Probabilistic verification of global and mesoscale ensemble forecasts of tropical cyclogenesis

Sharanya J. Majumdar, Ryan D. Torn

Research output: Contribution to journalArticlepeer-review

9 Scopus citations

Abstract

Probabilistic forecasts of tropical cyclogenesis have been evaluated for two samples: a near-homogeneous sample of ECMWF and Weather Research and Forecasting (WRF) Model-ensemble Kalman filter (EnKF) ensemble forecasts during the National Science Foundation's (NSF) Pre-Depression Investigation of Cloudsystems in the Tropics (PREDICT) field campaign (15 August-30 September 2010) and ECMWF ensemble forecasts during the 2010-12 Atlantic hurricane seasons. Quantitative criteria for tropical cyclone (TC) formation were first determined from model analyses based on threshold values of lower-tropospheric circulation, local thickness anomaly, and minimum sea level pressure. A binary verification was then performed for all ensemble forecasts with initial-time tropical disturbances. During the PREDICT period, the ECMWF and WRF-EnKF had similar verification statistics, with reliability diagrams of positive slope flatter than unity, and relative operating characteristic (ROC) curves that demonstrate skill. For the 2010-12 ECMWFensemble forecasts, the equitable threat score was small and positive, with skill mostly lost after 5 days. The reliability diagrams for 1-5-day forecasts were monotonic increasing, though an overly large number of short-range ensemble forecasts predicted a low probability of a TC when a TC was verified. The ROC curves exhibited similar skill for forecasts out to 5 days. The reliability curves were sensitive to parameters such as time tolerance and threshold values, and insensitive to cases that originated from African easterly waves versus those that did not. Qualitative investigations revealed case-to-case variability in the probabilistic predictions. While the sample size was limited, the ensembles showed the potential for probabilistic prediction out to 5 days, though it appeared that the model struggled with developing a warm core in the short-range forecast.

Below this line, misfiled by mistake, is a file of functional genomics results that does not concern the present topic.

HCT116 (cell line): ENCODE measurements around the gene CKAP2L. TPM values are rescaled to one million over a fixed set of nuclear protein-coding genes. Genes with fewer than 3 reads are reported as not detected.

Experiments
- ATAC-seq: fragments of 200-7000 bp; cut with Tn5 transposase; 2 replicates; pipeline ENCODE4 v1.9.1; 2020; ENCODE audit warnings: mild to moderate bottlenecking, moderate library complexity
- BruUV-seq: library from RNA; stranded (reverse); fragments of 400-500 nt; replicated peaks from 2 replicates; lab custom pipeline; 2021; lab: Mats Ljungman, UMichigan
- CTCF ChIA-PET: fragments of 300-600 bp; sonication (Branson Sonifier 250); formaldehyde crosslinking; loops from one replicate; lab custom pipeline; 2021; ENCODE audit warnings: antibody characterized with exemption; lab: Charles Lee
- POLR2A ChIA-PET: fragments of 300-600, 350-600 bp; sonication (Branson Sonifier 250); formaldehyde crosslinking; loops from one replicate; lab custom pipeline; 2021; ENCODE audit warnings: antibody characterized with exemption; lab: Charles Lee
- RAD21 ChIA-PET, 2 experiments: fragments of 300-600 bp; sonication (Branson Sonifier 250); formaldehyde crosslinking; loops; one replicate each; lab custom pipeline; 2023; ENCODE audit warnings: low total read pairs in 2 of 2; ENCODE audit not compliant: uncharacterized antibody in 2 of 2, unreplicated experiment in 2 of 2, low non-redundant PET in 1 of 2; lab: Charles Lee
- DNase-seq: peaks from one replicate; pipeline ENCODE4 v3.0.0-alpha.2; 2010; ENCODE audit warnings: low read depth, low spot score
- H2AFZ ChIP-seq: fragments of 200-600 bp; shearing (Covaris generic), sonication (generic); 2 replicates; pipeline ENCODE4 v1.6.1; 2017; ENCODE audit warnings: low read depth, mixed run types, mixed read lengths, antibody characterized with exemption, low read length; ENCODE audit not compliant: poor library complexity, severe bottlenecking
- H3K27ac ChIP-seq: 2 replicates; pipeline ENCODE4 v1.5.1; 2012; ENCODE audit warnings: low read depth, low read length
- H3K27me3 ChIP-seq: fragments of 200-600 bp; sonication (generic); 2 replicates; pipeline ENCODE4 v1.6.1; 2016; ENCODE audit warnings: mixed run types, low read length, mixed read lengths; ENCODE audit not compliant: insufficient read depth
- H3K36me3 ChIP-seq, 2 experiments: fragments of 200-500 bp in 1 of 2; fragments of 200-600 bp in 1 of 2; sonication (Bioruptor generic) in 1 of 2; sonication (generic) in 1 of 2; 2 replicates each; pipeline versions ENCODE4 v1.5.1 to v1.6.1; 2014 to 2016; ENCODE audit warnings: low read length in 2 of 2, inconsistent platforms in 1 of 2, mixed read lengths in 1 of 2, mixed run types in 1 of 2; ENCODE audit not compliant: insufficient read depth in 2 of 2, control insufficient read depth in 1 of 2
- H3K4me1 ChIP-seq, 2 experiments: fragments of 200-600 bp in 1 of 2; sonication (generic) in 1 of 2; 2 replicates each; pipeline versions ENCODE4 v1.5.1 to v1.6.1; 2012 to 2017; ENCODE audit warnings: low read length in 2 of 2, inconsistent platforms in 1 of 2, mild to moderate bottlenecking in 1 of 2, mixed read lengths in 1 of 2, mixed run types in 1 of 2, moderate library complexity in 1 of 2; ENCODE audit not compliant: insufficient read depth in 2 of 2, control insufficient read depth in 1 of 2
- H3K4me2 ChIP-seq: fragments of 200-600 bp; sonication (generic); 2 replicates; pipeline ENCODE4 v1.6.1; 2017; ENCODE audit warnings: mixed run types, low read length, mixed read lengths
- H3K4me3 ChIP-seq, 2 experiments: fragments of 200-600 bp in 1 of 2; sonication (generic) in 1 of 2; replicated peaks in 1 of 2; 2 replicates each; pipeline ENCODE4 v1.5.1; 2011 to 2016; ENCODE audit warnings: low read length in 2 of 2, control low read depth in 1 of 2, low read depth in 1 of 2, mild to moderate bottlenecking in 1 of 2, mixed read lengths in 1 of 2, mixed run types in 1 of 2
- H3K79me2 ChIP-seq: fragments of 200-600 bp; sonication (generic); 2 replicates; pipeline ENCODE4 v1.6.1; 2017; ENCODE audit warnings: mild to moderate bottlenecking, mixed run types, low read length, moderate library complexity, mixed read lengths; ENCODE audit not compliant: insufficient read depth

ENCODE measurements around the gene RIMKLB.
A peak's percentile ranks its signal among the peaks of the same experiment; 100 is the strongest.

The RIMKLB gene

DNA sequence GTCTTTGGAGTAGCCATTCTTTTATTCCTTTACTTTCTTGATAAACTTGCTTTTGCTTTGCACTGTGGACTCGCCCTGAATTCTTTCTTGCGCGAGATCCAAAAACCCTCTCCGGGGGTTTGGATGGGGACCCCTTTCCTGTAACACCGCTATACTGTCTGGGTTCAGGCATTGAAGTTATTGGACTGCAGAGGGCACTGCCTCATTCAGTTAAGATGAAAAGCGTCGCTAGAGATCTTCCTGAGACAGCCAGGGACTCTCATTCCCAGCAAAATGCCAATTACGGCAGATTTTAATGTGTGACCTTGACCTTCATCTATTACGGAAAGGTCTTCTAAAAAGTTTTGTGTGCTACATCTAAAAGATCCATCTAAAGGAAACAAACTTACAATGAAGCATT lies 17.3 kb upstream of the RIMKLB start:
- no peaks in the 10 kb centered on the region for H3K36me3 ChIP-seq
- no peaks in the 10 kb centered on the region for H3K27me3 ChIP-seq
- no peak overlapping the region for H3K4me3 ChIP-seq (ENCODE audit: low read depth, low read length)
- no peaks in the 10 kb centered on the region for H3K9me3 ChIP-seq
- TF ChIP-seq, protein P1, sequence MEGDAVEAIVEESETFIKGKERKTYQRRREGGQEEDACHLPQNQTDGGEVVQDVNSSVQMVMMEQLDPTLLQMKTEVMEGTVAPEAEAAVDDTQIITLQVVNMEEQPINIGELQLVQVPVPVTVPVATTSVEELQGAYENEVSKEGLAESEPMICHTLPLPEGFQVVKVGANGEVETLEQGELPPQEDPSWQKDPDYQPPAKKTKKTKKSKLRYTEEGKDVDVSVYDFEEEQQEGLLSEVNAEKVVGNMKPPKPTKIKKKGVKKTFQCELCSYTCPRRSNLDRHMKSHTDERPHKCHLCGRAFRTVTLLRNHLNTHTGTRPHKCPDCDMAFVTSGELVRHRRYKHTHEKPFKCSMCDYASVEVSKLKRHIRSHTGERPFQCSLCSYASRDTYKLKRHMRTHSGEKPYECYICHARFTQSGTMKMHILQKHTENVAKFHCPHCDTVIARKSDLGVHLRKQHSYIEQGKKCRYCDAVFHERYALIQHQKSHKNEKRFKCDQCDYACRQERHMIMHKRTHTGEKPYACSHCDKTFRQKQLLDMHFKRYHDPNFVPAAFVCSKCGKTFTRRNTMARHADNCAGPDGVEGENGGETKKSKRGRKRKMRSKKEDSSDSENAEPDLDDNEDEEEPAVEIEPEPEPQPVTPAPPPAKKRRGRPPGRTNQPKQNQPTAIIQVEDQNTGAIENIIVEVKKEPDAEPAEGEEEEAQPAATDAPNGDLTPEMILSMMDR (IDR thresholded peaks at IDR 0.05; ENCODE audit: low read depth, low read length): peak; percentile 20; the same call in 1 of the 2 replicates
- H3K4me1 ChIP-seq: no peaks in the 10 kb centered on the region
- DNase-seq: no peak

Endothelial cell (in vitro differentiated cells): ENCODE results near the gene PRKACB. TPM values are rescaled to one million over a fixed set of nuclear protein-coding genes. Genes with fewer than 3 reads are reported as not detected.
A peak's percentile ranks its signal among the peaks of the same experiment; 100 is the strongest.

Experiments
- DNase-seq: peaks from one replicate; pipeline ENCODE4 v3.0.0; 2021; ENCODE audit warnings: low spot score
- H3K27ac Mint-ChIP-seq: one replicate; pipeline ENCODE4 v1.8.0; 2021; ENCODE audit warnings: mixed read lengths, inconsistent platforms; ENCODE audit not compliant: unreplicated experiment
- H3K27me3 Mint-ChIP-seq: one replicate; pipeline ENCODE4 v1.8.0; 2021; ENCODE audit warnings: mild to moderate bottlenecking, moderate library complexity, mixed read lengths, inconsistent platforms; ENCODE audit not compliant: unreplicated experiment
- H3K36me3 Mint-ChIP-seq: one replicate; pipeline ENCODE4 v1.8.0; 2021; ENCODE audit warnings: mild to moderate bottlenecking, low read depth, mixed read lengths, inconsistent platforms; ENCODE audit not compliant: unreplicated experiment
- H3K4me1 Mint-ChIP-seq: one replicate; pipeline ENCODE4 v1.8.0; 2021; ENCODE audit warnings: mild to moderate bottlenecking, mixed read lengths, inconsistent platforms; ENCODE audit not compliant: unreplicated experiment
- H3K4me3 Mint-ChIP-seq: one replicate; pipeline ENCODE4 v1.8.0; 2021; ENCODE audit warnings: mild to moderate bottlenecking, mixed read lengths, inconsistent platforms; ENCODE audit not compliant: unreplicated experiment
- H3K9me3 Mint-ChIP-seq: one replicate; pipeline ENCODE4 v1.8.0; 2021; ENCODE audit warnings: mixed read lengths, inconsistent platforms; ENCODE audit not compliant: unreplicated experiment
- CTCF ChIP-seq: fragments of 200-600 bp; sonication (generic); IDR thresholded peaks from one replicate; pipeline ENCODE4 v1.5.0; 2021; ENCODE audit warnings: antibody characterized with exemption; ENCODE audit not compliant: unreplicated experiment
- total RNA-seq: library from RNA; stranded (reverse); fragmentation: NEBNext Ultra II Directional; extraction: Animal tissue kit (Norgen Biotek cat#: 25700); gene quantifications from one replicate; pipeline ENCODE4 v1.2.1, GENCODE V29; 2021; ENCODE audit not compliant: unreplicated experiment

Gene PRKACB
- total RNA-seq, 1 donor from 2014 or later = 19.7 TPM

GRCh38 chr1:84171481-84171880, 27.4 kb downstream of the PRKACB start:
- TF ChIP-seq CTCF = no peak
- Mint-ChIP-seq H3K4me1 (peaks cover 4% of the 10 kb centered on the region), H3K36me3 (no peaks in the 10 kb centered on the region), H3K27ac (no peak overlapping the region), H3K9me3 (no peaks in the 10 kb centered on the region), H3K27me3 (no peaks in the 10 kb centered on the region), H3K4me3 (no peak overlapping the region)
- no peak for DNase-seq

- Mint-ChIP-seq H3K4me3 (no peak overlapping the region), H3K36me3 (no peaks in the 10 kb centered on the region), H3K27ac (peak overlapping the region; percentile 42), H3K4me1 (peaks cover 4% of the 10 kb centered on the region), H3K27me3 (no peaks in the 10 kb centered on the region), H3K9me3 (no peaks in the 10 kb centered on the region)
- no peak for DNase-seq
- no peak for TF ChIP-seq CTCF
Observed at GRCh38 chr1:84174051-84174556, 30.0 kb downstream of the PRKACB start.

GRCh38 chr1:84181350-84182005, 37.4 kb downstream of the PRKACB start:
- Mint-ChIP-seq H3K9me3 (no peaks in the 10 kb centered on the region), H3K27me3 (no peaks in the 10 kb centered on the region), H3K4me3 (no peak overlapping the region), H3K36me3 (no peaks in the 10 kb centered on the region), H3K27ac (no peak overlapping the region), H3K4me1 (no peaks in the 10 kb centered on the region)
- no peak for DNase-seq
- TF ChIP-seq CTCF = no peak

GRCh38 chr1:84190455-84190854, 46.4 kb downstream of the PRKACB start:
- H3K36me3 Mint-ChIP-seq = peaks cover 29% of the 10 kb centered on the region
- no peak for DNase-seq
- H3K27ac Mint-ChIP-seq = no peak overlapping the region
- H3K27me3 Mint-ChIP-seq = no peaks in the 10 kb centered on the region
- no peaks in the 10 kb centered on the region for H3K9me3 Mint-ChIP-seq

Original languageEnglish (US)
Pages (from-to)1181-1198
Number of pages18
JournalWeather and Forecasting
Volume29
Issue number5
DOIs
StatePublished - 2014

ASJC Scopus subject areas

  • Atmospheric Science

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